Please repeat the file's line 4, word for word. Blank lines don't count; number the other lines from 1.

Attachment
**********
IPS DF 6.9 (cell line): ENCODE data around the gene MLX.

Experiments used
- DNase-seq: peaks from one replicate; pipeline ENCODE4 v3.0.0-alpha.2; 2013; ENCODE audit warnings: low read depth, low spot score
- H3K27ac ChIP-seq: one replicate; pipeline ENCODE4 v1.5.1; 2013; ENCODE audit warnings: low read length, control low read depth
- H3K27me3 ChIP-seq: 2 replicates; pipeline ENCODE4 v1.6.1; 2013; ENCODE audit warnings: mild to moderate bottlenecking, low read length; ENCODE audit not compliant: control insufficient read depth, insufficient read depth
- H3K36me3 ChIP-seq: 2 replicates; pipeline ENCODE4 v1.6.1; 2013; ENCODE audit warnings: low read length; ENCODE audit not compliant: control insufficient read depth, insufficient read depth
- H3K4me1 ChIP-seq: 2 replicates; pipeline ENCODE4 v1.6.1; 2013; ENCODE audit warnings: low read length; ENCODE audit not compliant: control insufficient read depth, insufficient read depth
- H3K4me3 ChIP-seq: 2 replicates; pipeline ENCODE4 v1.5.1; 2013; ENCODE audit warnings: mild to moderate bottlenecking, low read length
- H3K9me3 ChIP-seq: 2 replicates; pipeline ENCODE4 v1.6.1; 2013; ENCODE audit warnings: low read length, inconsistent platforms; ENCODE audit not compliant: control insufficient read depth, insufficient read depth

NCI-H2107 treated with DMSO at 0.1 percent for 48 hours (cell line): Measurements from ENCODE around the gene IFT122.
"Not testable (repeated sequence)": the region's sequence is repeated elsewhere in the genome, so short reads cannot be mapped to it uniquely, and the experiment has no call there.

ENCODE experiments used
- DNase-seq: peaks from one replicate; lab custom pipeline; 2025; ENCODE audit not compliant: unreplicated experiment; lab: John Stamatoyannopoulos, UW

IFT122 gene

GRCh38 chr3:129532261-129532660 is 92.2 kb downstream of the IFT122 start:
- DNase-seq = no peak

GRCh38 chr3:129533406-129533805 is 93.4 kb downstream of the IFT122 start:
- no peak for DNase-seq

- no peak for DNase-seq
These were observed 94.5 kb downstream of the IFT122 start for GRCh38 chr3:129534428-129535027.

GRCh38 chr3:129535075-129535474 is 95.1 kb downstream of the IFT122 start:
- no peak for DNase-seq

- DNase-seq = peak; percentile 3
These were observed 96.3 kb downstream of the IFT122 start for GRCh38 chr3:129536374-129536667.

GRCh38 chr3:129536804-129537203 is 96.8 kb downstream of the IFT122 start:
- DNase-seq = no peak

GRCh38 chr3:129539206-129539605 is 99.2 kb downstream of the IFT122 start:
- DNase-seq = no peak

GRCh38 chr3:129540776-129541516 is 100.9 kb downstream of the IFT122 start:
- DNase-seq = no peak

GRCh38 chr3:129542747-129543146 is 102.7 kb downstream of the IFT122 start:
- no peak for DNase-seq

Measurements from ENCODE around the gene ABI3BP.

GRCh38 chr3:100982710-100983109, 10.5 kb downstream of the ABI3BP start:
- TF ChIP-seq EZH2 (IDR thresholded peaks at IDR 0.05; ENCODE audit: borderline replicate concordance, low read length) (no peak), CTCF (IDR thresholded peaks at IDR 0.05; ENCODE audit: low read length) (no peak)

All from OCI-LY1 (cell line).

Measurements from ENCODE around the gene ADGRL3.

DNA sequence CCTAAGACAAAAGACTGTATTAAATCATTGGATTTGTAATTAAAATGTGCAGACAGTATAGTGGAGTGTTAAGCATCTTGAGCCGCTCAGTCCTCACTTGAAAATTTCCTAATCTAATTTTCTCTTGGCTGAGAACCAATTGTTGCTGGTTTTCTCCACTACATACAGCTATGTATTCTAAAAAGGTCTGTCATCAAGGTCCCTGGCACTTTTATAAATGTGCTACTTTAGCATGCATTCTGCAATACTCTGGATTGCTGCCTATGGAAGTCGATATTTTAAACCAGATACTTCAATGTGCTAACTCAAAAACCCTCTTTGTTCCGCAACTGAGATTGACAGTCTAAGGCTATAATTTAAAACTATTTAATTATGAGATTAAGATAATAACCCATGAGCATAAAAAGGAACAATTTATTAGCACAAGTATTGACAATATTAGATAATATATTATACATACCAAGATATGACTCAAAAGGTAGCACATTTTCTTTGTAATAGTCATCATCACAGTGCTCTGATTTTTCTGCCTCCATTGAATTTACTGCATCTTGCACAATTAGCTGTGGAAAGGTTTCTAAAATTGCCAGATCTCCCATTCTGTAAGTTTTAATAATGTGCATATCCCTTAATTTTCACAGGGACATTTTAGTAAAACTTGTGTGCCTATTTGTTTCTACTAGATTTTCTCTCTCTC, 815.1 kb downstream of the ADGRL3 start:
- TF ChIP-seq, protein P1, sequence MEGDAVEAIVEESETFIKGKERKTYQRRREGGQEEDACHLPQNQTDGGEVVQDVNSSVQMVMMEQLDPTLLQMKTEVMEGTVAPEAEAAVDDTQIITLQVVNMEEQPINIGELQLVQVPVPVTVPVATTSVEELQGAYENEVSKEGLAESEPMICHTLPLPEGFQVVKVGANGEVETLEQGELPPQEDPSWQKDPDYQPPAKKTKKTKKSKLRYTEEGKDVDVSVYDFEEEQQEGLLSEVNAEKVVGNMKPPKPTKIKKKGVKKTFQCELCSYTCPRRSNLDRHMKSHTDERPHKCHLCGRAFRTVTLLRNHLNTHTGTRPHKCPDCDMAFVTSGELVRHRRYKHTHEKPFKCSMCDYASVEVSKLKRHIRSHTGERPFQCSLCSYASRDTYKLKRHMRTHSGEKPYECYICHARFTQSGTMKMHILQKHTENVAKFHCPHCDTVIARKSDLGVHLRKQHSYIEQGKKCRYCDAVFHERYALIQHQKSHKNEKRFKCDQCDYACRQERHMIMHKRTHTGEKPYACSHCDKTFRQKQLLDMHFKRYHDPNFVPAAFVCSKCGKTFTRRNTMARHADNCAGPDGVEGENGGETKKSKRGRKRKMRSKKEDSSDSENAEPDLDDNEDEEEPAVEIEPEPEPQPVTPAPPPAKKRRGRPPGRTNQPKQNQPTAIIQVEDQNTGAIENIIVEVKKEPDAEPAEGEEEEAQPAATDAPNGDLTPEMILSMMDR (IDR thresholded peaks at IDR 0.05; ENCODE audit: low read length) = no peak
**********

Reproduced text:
- H3K27ac ChIP-seq: one replicate; pipeline ENCODE4 v1.5.1; 2013; ENCODE audit warnings: low read length, control low read depth